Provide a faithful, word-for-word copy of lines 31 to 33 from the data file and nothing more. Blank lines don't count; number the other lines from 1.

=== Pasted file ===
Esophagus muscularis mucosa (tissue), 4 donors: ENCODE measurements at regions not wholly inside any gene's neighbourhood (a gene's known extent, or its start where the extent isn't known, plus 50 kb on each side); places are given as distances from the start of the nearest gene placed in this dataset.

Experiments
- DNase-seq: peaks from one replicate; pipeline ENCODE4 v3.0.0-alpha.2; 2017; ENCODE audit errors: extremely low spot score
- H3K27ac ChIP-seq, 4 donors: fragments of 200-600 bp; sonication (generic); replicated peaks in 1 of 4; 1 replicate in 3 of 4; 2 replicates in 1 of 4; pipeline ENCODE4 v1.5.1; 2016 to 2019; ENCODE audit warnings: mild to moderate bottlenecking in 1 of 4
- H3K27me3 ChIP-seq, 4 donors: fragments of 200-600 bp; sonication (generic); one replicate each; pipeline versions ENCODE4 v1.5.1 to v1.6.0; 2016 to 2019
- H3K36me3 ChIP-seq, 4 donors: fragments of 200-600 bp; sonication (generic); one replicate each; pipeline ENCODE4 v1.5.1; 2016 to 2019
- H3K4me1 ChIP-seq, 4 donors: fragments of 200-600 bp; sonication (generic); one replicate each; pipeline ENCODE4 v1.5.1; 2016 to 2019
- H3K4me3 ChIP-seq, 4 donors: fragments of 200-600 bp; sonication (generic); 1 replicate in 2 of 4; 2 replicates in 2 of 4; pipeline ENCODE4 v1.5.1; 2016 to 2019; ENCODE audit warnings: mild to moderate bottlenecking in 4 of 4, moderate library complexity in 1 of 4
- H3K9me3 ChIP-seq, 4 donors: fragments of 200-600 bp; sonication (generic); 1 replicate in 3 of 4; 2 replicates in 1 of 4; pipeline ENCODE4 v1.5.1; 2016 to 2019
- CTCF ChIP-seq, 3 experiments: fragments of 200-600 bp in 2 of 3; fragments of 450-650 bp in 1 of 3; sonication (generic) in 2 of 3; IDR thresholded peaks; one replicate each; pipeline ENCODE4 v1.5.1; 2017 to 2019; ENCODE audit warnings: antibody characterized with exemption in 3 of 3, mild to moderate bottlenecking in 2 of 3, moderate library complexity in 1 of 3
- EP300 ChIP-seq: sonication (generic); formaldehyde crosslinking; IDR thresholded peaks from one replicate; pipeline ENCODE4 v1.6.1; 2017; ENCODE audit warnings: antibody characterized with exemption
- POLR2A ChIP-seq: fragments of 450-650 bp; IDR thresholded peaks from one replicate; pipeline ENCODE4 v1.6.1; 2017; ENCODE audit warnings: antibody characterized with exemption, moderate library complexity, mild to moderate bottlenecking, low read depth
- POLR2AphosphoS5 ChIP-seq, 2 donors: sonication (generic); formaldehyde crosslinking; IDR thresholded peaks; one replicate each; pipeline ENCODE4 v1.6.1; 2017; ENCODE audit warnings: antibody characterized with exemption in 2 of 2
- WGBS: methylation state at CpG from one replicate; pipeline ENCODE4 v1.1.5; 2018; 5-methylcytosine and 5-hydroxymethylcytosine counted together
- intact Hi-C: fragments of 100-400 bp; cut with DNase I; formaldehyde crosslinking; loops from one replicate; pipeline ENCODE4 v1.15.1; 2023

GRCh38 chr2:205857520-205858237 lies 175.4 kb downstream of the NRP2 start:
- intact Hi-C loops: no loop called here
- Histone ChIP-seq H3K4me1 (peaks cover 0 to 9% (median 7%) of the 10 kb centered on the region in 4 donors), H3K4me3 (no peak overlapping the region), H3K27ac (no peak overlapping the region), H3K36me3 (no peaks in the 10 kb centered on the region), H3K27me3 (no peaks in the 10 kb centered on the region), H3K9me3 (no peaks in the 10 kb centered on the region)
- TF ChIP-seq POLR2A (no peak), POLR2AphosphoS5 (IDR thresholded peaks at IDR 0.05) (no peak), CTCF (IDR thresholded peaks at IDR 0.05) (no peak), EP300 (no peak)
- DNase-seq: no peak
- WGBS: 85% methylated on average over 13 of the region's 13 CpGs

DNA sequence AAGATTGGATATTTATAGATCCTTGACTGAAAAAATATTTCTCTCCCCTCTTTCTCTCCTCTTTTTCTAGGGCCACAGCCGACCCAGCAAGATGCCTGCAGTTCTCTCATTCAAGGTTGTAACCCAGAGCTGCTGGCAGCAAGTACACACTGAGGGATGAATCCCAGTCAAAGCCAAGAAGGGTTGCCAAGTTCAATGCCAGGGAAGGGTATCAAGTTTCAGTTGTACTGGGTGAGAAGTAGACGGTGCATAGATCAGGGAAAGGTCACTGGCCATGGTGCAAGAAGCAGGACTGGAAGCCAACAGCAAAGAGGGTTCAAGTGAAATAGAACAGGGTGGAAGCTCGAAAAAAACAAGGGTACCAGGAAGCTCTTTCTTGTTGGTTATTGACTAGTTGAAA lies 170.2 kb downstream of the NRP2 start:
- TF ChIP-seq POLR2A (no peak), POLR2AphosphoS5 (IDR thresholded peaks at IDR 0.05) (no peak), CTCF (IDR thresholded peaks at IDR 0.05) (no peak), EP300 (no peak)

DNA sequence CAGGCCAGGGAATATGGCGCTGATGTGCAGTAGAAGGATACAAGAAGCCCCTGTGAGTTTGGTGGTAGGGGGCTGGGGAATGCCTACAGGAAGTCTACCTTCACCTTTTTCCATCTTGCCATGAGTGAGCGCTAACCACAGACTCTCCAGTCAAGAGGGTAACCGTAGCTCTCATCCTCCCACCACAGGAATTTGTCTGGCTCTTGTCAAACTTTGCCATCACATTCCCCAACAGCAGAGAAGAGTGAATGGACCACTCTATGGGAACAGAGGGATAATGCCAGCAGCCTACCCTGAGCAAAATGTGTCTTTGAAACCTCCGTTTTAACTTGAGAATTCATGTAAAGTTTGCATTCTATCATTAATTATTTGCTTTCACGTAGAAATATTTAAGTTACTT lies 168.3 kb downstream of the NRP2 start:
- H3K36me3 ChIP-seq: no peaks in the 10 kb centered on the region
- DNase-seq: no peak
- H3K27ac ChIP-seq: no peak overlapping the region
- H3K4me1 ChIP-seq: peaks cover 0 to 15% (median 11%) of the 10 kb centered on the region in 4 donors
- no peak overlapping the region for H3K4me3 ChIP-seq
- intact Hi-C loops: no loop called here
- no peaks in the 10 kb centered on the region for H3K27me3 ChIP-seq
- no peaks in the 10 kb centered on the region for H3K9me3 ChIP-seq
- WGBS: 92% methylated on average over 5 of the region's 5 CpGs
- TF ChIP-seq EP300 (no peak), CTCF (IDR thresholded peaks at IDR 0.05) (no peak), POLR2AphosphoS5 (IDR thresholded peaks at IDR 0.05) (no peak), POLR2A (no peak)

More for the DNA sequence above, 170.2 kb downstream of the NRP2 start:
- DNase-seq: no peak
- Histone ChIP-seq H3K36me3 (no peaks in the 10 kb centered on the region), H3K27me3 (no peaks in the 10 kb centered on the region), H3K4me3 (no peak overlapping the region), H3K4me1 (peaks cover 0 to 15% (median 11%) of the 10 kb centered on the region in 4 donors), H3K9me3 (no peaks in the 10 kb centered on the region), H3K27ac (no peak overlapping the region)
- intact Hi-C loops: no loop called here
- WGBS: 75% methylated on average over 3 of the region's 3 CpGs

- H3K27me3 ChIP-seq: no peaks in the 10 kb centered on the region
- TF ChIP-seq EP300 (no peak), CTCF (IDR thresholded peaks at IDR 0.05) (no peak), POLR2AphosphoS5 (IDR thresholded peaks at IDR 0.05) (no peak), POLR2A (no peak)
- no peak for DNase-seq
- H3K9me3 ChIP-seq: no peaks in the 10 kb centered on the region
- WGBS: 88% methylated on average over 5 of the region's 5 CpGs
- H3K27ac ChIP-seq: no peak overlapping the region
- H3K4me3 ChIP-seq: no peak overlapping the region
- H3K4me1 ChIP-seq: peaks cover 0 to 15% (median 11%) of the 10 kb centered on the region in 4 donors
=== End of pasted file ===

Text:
- no peaks in the 10 kb centered on the region for H3K27me3 ChIP-seq
- no peaks in the 10 kb centered on the region for H3K9me3 ChIP-seq
- WGBS: 92% methylated on average over 5 of the region's 5 CpGs